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Centering the Data in Data Science 1: Data Ownership and Licensing (published on Medium 2.23.2021)

(Image credit: photo by Emily Morter on Unsplash)

Data science is the science of data — in any scientific field, such as linguistics, or language science, the scientists understand their topical data, in this case language. While the concept of understanding data, how it works, and which data to use might seem very abstract, it is the very meaning of what it is to be a data scientist.

There’s an adage about how data scientists spend 80% of their time dealing with data and about 20% dealing with actual machine learning problems. Despite all of that, almost all of the writings for data scientists are on problems such as hyperparameter optimization, edge cases on TensorFlow, or other deep learning issues rather than the heart of data science, which is data.

In this post and subsequent ones, I’ll examine the dimensions we should take into consideration when looking at an already existing dataset and using it as is or altering it, or in creating our own from scratch for a problem. In this first post, I’ll be covering ownership and licensing issues. In subsequent posts, I’ll be discussing data provenance, cohesiveness, usage, and other topics as they arise.

What follows is a combination of my own experience as a data scientist, linguistic archivist, and field linguist, as well as, if not more importantly, conversations with experienced social scientists, statisticians, AI ethicists, and work such as that of Timnit Gebru and Emily Bender.

First dimension: Who owns the data?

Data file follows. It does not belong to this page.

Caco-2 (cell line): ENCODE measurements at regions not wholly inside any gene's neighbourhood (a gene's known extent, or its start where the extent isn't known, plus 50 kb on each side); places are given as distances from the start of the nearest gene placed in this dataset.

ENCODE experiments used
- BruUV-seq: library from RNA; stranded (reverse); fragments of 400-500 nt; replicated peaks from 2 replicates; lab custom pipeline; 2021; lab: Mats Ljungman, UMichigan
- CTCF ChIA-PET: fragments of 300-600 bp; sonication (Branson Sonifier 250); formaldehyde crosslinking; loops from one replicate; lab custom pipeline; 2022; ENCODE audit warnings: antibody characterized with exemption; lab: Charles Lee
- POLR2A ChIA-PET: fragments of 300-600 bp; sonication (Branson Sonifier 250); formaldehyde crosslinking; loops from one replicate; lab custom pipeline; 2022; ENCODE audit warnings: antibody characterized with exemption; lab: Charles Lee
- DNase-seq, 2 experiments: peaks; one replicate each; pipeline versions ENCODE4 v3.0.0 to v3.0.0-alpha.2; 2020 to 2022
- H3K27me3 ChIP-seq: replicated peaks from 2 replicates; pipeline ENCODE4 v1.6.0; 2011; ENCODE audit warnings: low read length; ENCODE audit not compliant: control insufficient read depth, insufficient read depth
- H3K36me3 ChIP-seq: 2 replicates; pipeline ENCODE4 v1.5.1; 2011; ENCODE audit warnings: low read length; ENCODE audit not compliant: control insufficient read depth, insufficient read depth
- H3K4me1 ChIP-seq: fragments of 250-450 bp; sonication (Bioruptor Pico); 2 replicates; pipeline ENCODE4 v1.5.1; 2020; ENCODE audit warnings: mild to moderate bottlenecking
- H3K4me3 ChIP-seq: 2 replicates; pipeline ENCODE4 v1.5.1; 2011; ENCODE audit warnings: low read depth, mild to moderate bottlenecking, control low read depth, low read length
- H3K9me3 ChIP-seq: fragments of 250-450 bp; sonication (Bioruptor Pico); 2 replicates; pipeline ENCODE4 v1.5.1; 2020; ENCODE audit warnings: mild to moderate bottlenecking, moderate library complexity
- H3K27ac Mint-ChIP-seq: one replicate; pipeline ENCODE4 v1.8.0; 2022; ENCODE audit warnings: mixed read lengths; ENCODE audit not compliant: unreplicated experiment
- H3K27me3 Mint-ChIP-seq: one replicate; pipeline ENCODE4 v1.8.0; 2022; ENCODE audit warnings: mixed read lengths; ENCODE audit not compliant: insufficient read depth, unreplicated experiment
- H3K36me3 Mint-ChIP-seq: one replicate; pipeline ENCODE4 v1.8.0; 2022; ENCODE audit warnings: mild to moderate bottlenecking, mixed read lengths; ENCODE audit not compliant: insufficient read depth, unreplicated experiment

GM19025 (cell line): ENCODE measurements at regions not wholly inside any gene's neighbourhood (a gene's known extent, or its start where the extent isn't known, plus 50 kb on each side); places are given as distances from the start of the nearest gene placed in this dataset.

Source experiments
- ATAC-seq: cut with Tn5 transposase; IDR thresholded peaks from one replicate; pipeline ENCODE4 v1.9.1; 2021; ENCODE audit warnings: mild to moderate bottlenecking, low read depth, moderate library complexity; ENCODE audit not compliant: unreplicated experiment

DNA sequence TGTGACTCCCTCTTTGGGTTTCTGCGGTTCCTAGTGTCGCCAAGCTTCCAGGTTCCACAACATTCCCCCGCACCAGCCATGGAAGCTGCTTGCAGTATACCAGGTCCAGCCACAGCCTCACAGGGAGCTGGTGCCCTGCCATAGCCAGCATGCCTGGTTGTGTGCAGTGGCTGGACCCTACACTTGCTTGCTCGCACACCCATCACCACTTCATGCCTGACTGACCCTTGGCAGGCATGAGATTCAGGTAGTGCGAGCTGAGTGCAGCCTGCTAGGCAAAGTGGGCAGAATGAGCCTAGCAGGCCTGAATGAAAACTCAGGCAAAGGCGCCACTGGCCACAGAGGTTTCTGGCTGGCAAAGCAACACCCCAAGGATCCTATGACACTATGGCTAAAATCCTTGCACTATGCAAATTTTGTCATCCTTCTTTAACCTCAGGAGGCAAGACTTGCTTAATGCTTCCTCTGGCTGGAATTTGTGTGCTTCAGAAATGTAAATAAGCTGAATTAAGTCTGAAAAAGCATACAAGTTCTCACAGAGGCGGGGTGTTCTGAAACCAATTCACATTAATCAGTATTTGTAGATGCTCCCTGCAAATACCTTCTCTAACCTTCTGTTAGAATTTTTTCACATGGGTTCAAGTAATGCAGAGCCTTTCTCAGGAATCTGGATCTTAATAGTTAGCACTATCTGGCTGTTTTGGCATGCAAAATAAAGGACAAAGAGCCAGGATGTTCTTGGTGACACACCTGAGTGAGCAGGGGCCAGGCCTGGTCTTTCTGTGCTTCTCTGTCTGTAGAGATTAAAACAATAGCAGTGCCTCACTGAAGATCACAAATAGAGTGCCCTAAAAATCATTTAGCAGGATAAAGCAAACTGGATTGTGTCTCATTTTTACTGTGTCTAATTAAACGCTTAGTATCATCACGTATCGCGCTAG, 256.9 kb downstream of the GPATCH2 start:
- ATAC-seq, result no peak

As we recently saw with the press coverage of the MegaFace dataset, data are often shared and reshared without any type of description as to who owns the data and how someone is allowed to use it, and ownership can be a big problem for its downstream users. Even when the dataset’s original creators were explicit in the licensing and allowed usage, it can be difficult to pin down what is and isn’t acceptable.

While the original publishers of the photos that created the seeds of the eventual MegaFace dataset had good intentions — to level the playing field with other datasets being prohibitively expensive and beyond the reach of ordinary researchers — their supposed safeguards were insufficient. They provided links that meant that if users deleted their originals photos from Flickr, the photos wouldn’t be used any longer in the dataset. These safeguard mechanisms didn’t solve the problems of access and ownership.

The Creative Commons licenses under which many of the photos were published on the Flickr website do allow for some non-commercial usage of their work, but the licenses were created before large scale data collection for machine learning became common. Additionally, the images were traceable back to the original users, which violated privacy policies.

The University of Washington researchers who assembled MegaFace have allowed it to be downloaded widely despite the fact that under laws such as Illinois’ Biometric Information Privacy Act, a person’s facial data being in the dataset without consent is illegal. The dataset is likely to have been used by multiple companies although it is unclear to what extent it has been used to develop commercial technology. However, many companies and researchers have certainly used it without the deeper consideration of the data’s origin or ownership.

It’s easy to forgive people being excited to use these data sets. For novice data scientists and those more experienced but expanding their skills, the availability of free and ethically sourced datasets is key to improving their skills and growth. For university researchers, access to free or low-cost datasets is also central to continuing to do research on often very limited budgets. Especially for research, education or benchmarking the data repository for machine learning at the UC Irvine is a common source of datasets for training, as are datasets within the scikit-learn and NLTK libraries in Python.